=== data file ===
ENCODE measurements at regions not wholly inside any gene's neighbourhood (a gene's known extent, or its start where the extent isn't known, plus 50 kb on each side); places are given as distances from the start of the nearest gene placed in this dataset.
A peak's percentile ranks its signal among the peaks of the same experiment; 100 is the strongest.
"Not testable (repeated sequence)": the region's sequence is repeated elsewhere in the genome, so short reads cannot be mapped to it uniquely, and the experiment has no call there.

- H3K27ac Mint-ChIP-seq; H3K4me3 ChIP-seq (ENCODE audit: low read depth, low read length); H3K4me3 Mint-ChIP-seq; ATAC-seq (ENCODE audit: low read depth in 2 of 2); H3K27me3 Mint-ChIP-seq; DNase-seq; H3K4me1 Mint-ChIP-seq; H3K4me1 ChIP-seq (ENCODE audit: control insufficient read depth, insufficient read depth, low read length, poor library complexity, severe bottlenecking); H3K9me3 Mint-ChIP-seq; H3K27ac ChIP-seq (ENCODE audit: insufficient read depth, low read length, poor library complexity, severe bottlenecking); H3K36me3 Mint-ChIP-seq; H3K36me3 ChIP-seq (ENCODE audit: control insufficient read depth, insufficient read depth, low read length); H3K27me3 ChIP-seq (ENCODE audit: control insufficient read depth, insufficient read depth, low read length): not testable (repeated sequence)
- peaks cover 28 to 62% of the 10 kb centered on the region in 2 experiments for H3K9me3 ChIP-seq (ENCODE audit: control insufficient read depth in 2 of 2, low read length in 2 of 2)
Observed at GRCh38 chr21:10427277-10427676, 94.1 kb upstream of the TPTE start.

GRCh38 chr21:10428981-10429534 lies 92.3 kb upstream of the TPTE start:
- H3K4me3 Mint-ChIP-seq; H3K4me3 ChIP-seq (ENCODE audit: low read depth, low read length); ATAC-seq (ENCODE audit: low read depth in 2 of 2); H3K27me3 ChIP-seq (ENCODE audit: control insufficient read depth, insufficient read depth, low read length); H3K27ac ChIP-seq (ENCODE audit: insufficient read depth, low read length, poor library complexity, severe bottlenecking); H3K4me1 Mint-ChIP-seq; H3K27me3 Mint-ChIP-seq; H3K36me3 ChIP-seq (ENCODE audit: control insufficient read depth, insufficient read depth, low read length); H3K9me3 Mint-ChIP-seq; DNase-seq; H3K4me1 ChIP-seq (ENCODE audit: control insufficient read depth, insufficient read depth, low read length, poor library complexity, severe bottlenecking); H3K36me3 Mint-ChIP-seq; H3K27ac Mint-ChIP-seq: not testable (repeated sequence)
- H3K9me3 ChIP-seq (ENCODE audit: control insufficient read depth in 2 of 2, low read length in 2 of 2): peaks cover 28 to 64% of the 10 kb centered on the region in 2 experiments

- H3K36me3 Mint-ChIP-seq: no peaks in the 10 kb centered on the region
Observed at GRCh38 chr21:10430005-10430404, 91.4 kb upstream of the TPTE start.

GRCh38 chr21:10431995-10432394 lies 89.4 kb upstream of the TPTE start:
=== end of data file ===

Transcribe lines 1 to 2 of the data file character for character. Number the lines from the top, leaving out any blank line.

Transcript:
ENCODE measurements at regions not wholly inside any gene's neighbourhood (a gene's known extent, or its start where the extent isn't known, plus 50 kb on each side); places are given as distances from the start of the nearest gene placed in this dataset.
A peak's percentile ranks its signal among the peaks of the same experiment; 100 is the strongest.